CentreForum’s Quentin Maxwell-Jacksonwas previously a Partner at KPMG, where he led the Public Services Consulting, Central Government Advisory and Consumer and Industrial Markets practices. He provided advice to clients on major change and transformation programmes across a range of central government departments, the wider public sector and the private sector.
Managing a research lab in the public sector can seem a bit like trying to run the London Marathon in an antique diving suit – something you would surely only do for charity. So why do government labs have to operate with so many unnecessary constraints?
In a recent report for the think tank CentreForum (Getting Better Value from Public Sector Research Establishments) we looked at seven current public labs and the ten that were contractorised or privatised. The main differences in performance between them were financial and organisational, rather than scientific. We also found that privatised labs were particularly effective in employing technology transfer at the heart of their business models to drive profitable growth and increase employment.
Most of the contractorised and privatised organisations grew strongly and profitably with greater private sector involvement. A key factor in their success was the removal of a raft of operating constraints, which still hamper the performance of government-operated labs. These included slow decision-making, high overheads, a risk-averse culture not focused on customers, and a lack of access to capital.
A few case studies illustrate the differences: The National Physical Laboratory (NPL) was contractorised in 1995 and is operated by Serco, which has taken on significant operating risks such as restructuring and pension costs. Since contractorisation, overheads have been halved, third party revenues have grown by 16% per annum, and the number of peer-reviewed research papers published have doubled.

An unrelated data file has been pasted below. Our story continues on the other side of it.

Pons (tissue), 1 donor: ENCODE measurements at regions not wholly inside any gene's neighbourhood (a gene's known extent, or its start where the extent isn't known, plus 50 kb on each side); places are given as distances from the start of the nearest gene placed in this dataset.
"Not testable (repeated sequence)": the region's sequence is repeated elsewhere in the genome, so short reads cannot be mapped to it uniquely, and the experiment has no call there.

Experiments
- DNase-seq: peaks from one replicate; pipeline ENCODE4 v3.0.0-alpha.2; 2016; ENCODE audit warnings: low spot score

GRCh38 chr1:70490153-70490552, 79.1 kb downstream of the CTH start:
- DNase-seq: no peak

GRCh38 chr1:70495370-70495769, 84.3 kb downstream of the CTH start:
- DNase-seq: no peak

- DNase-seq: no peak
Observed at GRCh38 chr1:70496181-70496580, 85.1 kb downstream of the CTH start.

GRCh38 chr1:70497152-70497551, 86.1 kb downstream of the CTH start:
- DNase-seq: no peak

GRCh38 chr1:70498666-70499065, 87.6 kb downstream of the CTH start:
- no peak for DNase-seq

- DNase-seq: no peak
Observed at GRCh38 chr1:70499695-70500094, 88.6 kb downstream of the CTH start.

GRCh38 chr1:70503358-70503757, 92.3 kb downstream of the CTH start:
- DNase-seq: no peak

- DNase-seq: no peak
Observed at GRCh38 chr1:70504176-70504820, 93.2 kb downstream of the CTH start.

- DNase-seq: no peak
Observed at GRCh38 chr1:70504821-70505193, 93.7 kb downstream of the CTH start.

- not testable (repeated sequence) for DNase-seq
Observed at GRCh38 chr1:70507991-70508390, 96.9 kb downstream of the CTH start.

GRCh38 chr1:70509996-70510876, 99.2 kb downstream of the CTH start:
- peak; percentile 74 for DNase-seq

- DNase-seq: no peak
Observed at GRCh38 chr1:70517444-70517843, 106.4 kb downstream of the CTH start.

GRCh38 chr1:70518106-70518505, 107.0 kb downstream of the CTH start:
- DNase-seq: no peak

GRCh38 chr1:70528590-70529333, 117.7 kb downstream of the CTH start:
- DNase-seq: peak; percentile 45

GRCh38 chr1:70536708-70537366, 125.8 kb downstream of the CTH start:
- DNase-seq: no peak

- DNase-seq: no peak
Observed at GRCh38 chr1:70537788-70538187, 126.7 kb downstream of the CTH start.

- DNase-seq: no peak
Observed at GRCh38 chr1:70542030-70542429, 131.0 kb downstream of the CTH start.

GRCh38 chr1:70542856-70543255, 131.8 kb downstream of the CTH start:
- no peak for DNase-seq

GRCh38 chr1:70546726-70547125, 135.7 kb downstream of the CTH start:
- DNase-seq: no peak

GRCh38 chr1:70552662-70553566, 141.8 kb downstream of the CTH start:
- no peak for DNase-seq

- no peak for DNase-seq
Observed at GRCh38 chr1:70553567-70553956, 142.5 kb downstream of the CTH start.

LGC, formerly the Laboratory of the Government Chemist, was privatised in 1996. After an initial period of consolidation, process and culture change to remove public sector constraints, LGC saw its revenues and profitability increase by over 800%, with staff numbers rising from 270 to more than 1,400.
Contrast these examples with the Forensic Science Service (FSS), which has remained a government lab. FSS has had a significant impact on the investigation of crime, including the development of forensic DNA analysis. But it will be closed down later this year because it couldn’t operate under the burden of government constraints.
As long ago as 2003, FSS management told the Home Office’s McFarland Review that it felt constrained by having to operate in the public sector. McFarland recommended privatisation. The Home Office agreed, but unfortunately the privatisation process was never completed. This had disastrous consequences. Decision-making was slow, there were reviews, and scrutiny followed scrutiny. The overhead structure of FSS became unviable as the market changed, with too many people and high employment costs. The amount of restructuring and cultural change required to deliver necessary efficiencies was underestimated, while market forecasts for forensic services were overly optimistic. After making significant losses, the decision has been made to close FSS, and the plan is that its workload will be absorbed by the existing market of providers, including LGC.
The UK spent £1.3 billion last year on ten publicly owned and operated labs, employing 14,000 people. There could be significant opportunities for better value from greater private sector involvement. We are not saying, “Contractorise or privatise in all cases.” Some labs may need to continue to be owned and perhaps operated by government. But the automatic presumption that public ownership and operation are best needs to change. Nor are we saying that the government should fund less research: on the contrary, we point to examples, such as in civil nuclear energy, where there seem to be significant gaps.
Given the squeeze on public spending, and the desire to promote technology transfer and innovation to encourage economic growth – now is definitely the moment to reopen the question of whether more government-funded labs could operate more effectively with greater private sector involvement. And imagine how much better it would feel, for the numerous scientists still working in government labs, to run their scientific marathons without the unnecessary burden of public sector operating constraints.
A longer version of this article first appeared in Chemistry World Vol 9 No 2 February 2012.